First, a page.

The smaller, though heavier white dwarf in HM Cancri pulls gas away from its larger companion. The stars orbit each other in a record 5.4 minutes.
Credit: University of Warwick
After a decade of mystery, astronomers have now shown that a pair of white dwarf stars spin around each other in just 5.4 minutes, making them the fastest-orbiting and tightest binary star system ever found, the researchers claim.
The record-setting stellar duo, known as HM Cancri or RX J0806.3+1527, offer challenges in explaining how such a system might form. The super-quick stars may also present a great future test-bed for detecting gravitational waves, which are elusive ripples in space-time.
Researchers say the stars in HM Cancri are so near to one another ? about a quarter of the distance between the Earth and the moon ? that they could not get much closer without smushing together.?
"A five-minute orbit is about as close as two white dwarf stars can get without merging," said Danny Steeghs, an astrophysicist at the University of Warwick, and co-author of a new paper describing the results.
White dwarfs are the white-hot cores left over from stars that have sloughed off their outer, cooler layers while aging several billion years longer than our sun.
Paradoxically, smaller white dwarfs are more massive than bigger, puffier white dwarfs, given these stars' extreme densities.
In the case of HM Cancri, this phenomenon has led to the smaller, though heavier star gravitationally stealing matter from its nearby companion. A ring of gas has likely formed around the smaller star, while altering the appearance of the donor dwarf.?
"The more massive star is distorting the shape of the lighter one into that of a pear, or a raindrop structure," said paper co-author Arne Rau, a post-doctoral researcher in astrophysics at the Max-Planck Institute for Extra-Terrestrial Physics in Germany.
Matter striking the heavier star unleashes bursts of light and energy, which is what first drew astronomers' attention to HM Cancri more than 10 years ago. This periodic brightening as the stars revolve about each other implied the astounding 5.4 minute orbital period, which astronomers initially were at a loss to explain.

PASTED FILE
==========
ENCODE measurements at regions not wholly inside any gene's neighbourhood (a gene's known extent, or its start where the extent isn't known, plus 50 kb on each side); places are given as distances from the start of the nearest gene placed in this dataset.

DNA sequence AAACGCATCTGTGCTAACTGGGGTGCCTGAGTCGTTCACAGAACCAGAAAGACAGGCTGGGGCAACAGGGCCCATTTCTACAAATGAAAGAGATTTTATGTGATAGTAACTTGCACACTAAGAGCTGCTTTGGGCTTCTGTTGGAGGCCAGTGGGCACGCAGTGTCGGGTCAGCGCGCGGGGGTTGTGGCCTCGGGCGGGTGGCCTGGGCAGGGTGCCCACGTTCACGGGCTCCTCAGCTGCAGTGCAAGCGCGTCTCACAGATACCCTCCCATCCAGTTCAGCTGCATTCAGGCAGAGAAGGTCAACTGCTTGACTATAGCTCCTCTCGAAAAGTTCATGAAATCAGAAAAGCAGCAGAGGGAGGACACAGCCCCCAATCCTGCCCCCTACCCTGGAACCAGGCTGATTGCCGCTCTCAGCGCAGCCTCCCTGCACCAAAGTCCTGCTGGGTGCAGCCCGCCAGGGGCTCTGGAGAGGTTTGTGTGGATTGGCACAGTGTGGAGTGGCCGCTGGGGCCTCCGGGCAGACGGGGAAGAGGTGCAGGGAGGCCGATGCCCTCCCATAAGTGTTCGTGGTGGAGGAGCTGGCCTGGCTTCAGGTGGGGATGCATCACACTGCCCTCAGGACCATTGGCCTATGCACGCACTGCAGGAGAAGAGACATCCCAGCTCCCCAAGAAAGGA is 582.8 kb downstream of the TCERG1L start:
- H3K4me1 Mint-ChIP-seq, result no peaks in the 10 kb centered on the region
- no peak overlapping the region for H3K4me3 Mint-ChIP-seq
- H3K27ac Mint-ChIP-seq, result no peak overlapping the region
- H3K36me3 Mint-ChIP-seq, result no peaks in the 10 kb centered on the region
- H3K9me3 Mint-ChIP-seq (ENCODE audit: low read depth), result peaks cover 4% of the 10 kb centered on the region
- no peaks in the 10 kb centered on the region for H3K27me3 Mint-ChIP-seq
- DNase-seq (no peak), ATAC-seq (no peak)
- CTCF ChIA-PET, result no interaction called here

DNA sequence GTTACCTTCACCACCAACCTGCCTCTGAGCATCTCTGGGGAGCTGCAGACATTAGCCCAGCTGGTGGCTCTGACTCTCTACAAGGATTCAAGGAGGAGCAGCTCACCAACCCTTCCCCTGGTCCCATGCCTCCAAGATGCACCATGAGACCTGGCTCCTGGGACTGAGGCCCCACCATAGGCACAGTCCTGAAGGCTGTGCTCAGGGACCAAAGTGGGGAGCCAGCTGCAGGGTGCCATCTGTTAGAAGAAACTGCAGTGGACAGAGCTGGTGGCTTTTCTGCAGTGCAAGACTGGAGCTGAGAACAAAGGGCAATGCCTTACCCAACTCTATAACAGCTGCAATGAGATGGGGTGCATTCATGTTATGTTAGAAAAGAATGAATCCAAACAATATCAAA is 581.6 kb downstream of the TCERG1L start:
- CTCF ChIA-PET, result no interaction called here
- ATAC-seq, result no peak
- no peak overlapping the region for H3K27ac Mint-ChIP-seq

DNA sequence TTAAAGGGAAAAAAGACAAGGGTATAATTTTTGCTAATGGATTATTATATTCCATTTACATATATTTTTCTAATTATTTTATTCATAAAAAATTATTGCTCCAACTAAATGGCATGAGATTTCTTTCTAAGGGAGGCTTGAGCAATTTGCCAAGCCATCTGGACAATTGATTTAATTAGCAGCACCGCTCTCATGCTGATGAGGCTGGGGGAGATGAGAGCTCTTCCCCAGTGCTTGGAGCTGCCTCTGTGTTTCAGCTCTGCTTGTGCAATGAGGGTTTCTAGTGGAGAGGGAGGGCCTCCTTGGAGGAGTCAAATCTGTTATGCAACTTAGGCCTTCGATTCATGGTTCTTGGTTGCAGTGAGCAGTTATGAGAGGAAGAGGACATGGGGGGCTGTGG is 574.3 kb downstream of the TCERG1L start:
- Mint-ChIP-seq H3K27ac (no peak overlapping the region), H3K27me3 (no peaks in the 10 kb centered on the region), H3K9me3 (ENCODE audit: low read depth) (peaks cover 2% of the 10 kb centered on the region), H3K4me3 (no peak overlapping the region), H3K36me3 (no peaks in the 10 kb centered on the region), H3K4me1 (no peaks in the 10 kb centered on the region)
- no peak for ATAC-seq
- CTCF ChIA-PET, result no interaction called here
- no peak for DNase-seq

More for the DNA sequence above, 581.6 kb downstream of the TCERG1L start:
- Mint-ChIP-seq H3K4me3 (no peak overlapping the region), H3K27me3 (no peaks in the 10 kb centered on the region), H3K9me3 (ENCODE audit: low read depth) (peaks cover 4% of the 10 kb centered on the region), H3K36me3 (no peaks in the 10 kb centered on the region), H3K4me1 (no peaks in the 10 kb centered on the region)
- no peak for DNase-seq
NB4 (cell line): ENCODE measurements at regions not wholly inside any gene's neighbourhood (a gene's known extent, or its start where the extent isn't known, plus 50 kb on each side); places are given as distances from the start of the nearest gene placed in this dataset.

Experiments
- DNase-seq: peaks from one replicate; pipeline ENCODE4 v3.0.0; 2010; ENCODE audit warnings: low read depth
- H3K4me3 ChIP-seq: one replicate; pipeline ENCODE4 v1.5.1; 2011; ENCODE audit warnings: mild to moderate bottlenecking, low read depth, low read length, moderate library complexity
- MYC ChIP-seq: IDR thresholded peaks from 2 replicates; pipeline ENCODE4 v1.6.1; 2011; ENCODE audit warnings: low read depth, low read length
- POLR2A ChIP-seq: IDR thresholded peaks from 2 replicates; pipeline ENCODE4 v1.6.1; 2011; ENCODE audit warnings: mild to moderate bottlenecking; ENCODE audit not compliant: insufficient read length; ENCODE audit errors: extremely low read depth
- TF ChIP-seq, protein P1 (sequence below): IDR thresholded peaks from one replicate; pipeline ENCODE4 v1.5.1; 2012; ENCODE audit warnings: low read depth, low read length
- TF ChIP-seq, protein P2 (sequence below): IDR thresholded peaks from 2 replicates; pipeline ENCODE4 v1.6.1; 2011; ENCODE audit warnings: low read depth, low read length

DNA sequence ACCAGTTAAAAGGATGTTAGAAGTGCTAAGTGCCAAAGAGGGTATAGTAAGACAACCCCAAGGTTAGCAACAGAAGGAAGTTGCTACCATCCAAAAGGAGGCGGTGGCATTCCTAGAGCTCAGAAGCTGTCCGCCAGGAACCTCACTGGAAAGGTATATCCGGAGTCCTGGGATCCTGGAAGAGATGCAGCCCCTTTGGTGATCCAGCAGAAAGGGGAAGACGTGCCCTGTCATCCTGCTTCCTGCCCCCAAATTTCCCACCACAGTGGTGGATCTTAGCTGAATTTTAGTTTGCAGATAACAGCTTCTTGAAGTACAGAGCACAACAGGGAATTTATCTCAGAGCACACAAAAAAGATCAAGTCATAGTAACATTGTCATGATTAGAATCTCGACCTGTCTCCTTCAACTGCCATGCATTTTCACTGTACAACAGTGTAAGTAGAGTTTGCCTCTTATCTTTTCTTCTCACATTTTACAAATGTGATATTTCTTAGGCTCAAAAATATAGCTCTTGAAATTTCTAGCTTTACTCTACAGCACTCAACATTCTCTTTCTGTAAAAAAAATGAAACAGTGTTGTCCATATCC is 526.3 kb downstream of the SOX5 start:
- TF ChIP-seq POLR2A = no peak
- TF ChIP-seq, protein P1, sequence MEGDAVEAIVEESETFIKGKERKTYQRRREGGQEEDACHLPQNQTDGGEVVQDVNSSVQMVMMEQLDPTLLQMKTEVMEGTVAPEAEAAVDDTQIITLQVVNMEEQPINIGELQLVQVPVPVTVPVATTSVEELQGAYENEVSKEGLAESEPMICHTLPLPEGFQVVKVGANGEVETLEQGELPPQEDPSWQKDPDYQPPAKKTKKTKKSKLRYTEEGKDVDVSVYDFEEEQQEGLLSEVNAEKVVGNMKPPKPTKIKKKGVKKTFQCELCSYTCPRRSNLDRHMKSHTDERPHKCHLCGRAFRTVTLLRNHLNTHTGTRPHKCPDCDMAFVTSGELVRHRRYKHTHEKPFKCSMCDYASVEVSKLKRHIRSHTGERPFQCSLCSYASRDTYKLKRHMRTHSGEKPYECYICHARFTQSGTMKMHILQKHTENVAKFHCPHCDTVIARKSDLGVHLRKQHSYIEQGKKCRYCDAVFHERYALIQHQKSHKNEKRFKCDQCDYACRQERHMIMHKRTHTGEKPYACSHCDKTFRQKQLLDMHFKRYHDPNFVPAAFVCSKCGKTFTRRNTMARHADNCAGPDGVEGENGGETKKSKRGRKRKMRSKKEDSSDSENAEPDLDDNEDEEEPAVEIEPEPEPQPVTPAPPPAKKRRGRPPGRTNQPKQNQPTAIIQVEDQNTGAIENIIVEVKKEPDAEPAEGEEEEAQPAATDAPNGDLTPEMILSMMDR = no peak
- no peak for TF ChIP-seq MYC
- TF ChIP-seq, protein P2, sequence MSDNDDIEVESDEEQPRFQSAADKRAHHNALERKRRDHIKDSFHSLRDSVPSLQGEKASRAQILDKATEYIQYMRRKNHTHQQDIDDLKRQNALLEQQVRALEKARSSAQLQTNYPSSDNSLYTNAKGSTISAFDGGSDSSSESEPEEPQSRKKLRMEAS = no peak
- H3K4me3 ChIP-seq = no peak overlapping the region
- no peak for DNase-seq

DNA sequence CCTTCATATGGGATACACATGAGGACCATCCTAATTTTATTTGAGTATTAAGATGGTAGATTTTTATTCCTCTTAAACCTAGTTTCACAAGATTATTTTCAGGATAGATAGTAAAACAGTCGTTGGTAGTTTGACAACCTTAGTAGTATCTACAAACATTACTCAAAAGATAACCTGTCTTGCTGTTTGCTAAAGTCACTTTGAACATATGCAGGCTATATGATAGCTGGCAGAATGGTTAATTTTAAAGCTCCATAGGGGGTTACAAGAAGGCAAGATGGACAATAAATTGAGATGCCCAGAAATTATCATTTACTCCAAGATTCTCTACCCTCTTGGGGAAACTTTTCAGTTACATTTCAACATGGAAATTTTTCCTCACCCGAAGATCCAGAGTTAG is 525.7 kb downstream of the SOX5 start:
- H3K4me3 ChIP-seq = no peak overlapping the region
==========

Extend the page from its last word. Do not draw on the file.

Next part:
Several alternative scenarios about HM Cancri, such as magnetic field interactions of more typically spaced-out, slower dwarfs, had been proposed over the years. Bad weather had scuttled many previous attempts to get a sharper look at HM Cancri.
Upon Closer Inspection
To finally nail down the orbital period, an international team of astronomers made fresh, clear observations of the stellar duo last year with the Keck I telescope atop Mauna Kea, Hawaii.
The new, detailed spectroscopic measurements showed a shift in HM Cancri's light that fits with the model of two stars whirling around each other nearly every five minutes. (By the time one finishes reading this article, the pair will have made a furious revolution.) The next fastest-orbiting pair comes in at a comparatively slow-poke 9.6 minutes, almost twice as long. (For comparison, Earth takes a year to go around the sun.)
Simon Albrecht, a postdoctoral researcher at MIT who studies binary star systems but was not involved in this research, says he finds the data analysis "thorough," though researchers have had to make a few assumptions about the nature of the HM Cancri system.
Exactly how HM Cancri got to look the way the paper's authors think it does now remains rather puzzling, said Steeghs. The stars that smoldered down into HM Cancri's white dwarfs must have initially been much farther apart, given how little space remains between them now.
Two stars similar to our sun, yet with one initially about twice as massive as the other must have ended up having their life cycles timed so that this evolution could occur, Steeghs said. Further study of HM Cancri may inform models of how binaries interact with each other over lifetimes that last billions of years.
Gravitational Wave Maker
In any case, as they have wound closer and continue along at their current breakneck pace, HM Cancri's stars should shed energy in the form of gravitational waves. These ripples in space-time were first predicted by Albert Einstein as part of his general theory of relativity in 1915, but have yet to be directly detected.
Given HM Cancri's properties and relative closeness within the Milky Way galaxy, Rau thinks the two quick stars' gravitational waves will be right in the range of frequencies detectable by the space-based Laser Interferometer Space Antenna (LISA), set to launch later this decade.
"HM Cancri has the shortest orbital period we know, and is therefore the most interesting system to find gravitational waves," Rau told SPACE.com.
The research was published in the March 10 issue of Astrophysical Journal Letters.
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